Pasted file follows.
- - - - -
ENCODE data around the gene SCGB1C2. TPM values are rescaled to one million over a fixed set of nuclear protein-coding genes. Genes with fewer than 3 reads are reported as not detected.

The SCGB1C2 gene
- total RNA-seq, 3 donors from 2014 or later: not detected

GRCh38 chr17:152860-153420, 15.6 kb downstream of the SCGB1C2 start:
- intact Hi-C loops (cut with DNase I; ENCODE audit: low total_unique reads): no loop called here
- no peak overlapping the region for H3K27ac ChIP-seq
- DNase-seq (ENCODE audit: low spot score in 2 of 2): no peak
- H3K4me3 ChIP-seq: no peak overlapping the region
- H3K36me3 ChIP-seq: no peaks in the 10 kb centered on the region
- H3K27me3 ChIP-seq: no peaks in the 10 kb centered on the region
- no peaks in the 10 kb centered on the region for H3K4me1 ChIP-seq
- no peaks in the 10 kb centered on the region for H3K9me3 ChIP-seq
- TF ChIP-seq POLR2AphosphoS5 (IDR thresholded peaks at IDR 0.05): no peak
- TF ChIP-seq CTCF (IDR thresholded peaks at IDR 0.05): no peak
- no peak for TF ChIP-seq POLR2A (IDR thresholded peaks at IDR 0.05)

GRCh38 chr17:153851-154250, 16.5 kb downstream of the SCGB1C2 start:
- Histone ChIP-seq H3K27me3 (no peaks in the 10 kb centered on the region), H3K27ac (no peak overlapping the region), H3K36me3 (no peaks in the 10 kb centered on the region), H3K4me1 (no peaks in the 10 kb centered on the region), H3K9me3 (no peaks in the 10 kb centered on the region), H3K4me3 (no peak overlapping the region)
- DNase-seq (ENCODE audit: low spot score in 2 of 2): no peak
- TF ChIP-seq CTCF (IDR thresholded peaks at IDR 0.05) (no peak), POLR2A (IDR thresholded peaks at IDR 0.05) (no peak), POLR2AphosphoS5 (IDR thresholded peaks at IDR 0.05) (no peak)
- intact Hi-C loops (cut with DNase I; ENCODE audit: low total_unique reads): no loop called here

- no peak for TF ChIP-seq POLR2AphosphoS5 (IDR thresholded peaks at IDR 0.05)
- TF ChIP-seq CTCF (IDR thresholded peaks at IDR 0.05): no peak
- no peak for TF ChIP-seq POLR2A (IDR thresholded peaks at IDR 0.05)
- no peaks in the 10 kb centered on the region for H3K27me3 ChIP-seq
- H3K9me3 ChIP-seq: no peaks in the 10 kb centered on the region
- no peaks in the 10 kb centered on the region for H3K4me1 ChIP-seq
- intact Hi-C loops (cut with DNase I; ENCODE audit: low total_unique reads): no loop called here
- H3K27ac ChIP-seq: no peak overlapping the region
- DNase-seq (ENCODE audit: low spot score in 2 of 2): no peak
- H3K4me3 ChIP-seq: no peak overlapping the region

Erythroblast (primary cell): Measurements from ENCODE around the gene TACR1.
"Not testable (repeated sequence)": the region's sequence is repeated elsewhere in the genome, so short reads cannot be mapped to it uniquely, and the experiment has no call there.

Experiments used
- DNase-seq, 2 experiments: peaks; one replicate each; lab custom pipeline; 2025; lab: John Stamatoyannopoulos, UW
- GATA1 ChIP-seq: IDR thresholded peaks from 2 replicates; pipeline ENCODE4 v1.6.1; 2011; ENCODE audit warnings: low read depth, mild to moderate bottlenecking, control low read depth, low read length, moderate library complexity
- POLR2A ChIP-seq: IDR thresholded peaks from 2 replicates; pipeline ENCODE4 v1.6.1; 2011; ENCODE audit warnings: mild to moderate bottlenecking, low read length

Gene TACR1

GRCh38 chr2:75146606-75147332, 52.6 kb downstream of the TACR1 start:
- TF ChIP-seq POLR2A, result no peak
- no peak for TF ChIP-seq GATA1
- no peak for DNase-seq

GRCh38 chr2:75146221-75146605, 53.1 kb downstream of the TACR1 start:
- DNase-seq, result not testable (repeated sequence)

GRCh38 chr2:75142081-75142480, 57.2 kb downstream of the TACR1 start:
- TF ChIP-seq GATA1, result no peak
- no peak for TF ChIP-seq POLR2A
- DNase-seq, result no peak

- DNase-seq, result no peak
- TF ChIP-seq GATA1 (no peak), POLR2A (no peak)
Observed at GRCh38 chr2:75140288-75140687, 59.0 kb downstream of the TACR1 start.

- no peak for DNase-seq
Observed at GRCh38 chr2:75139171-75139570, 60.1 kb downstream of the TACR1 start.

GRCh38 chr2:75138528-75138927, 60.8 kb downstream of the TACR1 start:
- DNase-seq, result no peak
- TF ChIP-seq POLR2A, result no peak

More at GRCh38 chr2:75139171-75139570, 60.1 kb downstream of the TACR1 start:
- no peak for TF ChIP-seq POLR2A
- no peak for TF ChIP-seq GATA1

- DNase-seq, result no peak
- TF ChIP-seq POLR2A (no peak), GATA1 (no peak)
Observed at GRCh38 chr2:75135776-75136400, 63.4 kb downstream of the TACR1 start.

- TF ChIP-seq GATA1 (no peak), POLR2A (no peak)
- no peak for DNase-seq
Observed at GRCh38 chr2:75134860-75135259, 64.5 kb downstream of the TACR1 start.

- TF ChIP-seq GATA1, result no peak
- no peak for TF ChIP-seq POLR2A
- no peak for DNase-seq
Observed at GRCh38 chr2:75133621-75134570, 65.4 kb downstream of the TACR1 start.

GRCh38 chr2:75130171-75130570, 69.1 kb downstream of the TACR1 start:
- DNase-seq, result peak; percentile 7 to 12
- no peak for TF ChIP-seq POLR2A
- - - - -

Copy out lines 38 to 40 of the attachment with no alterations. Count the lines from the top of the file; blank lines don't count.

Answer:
GRCh38 chr2:75146606-75147332, 52.6 kb downstream of the TACR1 start:
- TF ChIP-seq POLR2A, result no peak
- no peak for TF ChIP-seq GATA1